“Truth or Dare” — oh, sorry, I mean “Blumhouse’s Truth or Dare” — is the kind of movie that asks a lot of questions. That isn’t to say it has anything on its mind; in fact, it’s hard to think of more than a handful of movies released in the last couple years with such a gaping black hole in which their plot, character development and themes should be. No, “Blumhouse’s Truth or Dare” asks questions more along the lines of, why would any successful production company pick a movie this obviously wrongheaded on which to build their brand when last year alone they released movies like “Split” and “Get Out”? Who was the genius who decided to base a horror movie around a game played exclusively by middle school students and pornstars about to shoot an orgy scene? Who would then read that script and think to themselves, yes, this is a movie I want to appear on my IMDb until the heat death of the universe?
But beyond these more complex ponderances, the question most strongly asked by “Blumhouse’s Truth or Dare” is one asked by many of the new staples of the “bad horror movie” genre, like “Friend Request,” or “Bye-Bye Man’s” or “Emoji Movie”: Why make a good movie that actually says something and has meaning when you can handcraft a pile of self-serious nonsense, tag on a dark ending and pretend that because it’s down with the kids and bleak it means it has anything on its mind beyond the next kill?
From beginning to end, “Blumhouse’s Truth or Dare” is clearly guided by this notion, that because it’s dark and takes itself so seriously that “Batman v. Superman” looks cheerful by comparison, it will distract from the fact that it is crammed full of everything wrong with this kind of horror movie. The characters aren’t just poorly written, they’re given just enough personality to make us want to see them die horribly. One is a stalker who, within seconds of his introduction, has harassed the main character and suggested a threesome with her best friend. One is a medical student who writes fake prescriptions. One is an alcoholic who drinks two bottles of vodka in one scene yet walks around without a hint of a hangover after. These people are so loathsome from top to bottom that it’s genuinely surprising when no one turns out to be a member of the “alt-right.”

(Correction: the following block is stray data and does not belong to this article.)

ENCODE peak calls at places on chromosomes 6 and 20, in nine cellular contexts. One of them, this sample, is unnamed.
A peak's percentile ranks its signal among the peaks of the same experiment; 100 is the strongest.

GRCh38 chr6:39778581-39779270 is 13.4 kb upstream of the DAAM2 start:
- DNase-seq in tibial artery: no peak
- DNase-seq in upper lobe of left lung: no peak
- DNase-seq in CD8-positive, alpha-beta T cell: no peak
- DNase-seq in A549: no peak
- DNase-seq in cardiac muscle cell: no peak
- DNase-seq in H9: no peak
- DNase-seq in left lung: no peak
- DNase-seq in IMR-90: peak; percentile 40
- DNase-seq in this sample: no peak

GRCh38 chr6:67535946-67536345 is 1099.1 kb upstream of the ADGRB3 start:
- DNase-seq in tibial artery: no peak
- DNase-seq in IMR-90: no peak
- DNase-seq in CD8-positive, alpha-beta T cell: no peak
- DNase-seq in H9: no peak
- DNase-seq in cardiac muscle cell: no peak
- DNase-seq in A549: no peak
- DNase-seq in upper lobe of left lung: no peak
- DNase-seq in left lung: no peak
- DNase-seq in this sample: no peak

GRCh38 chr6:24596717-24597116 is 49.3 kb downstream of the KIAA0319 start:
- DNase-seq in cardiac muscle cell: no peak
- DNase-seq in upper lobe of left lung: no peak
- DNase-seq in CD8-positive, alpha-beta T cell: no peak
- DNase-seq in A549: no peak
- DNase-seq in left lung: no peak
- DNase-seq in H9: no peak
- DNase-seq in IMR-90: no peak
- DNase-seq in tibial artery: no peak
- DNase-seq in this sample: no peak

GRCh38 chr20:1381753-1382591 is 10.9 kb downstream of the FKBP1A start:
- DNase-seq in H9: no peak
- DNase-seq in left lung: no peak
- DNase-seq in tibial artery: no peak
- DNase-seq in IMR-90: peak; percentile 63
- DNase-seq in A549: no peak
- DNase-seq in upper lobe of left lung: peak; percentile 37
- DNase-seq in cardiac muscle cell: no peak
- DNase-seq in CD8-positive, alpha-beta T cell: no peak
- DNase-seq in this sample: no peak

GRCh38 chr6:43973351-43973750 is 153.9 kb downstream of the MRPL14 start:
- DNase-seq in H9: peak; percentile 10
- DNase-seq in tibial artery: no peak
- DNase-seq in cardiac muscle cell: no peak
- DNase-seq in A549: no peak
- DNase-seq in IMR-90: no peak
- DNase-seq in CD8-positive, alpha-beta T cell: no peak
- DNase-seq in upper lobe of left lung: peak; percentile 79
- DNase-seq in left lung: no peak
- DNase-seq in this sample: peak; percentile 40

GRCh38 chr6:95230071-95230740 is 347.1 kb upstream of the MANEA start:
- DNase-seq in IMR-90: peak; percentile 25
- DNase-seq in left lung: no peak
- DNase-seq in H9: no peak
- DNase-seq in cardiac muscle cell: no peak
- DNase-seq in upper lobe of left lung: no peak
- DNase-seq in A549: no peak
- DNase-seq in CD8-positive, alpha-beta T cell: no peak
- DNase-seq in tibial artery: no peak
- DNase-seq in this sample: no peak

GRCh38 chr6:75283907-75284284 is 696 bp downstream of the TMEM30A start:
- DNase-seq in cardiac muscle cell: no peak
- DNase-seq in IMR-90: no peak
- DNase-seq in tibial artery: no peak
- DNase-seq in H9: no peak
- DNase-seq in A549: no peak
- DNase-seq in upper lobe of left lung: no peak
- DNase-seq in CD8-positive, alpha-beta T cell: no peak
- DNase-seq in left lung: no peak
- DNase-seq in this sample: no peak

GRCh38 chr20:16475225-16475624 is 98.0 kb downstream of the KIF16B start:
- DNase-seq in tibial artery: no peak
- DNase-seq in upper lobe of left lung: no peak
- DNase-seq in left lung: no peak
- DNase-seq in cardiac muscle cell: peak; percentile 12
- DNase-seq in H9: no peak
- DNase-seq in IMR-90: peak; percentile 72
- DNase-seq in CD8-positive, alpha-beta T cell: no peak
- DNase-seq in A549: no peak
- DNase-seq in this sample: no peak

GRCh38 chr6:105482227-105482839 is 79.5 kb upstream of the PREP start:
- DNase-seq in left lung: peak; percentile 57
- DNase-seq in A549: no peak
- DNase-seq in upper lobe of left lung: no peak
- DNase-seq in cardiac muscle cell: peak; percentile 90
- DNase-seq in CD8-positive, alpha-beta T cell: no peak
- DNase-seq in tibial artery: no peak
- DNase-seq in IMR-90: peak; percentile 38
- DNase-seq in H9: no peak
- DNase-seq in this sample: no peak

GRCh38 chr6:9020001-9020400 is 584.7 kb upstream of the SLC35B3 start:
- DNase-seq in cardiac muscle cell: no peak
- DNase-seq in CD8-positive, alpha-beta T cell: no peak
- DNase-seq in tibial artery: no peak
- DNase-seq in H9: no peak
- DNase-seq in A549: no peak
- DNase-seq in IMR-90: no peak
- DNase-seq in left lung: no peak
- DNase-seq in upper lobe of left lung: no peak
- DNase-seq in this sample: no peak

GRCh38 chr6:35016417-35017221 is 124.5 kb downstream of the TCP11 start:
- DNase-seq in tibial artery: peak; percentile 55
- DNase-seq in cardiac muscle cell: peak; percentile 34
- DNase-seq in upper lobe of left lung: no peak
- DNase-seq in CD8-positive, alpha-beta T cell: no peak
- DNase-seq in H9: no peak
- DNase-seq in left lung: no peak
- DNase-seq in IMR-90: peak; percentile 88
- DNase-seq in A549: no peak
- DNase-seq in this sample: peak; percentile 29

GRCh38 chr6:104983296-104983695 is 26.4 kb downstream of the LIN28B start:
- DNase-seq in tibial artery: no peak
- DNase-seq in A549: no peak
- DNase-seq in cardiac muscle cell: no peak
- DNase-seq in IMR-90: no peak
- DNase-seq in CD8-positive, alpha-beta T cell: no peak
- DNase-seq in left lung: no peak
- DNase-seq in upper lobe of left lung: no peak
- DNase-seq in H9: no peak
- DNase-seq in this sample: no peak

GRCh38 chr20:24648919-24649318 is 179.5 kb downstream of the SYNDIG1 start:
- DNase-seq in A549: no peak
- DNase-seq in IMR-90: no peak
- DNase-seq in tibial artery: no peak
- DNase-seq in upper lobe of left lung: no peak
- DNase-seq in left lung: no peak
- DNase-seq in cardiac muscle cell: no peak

Slasher flicks oftentimes rely on this sort of thing, though. The idea is that if we want to see the characters die horribly, and then they do die horribly, we’ll like the movie more. These movies often aren’t hamstrung by a PG-13 rating that necessitates cutting away right before the action gets “good.” Is it scary outside the violence? What do you think? My friend described the appearance of the demon, which manifests itself in characters smiling like they’re hopped up on nitrous as “a bad Instagram filter.” I disagree. Instagram filters know that they’re distorting people to the point of silliness and stupidity. “Blumhouse’s Truth or Dare” thinks it’s scary, so it’s more like a thirteen-year-old edgelord who just discovered photoshop and is trying to make a spooky Facebook profile picture.
The year is still young, but Blumhouse’s latest is already making a case for itself as the worst horror movie of 2018 and one of the worst movies, period. The scares are laughable. The script is the worst kind of lazy. The acting is amateurish. I’m reasonably sure one of the main stars’ names is spelled wrong in the closing credits. An unforgiveable amount of time is spent on relationship drama and a love triangle that makes “Twilight” look like “Casablanca.” The characters only grow more and more unlikeable as the runtime wears on, and by the time the credits finally, mercifully roll, it’s hard to even say what “Blumhouse’s Truth or Dare” was even about anyway beyond pretty people dying stupidly.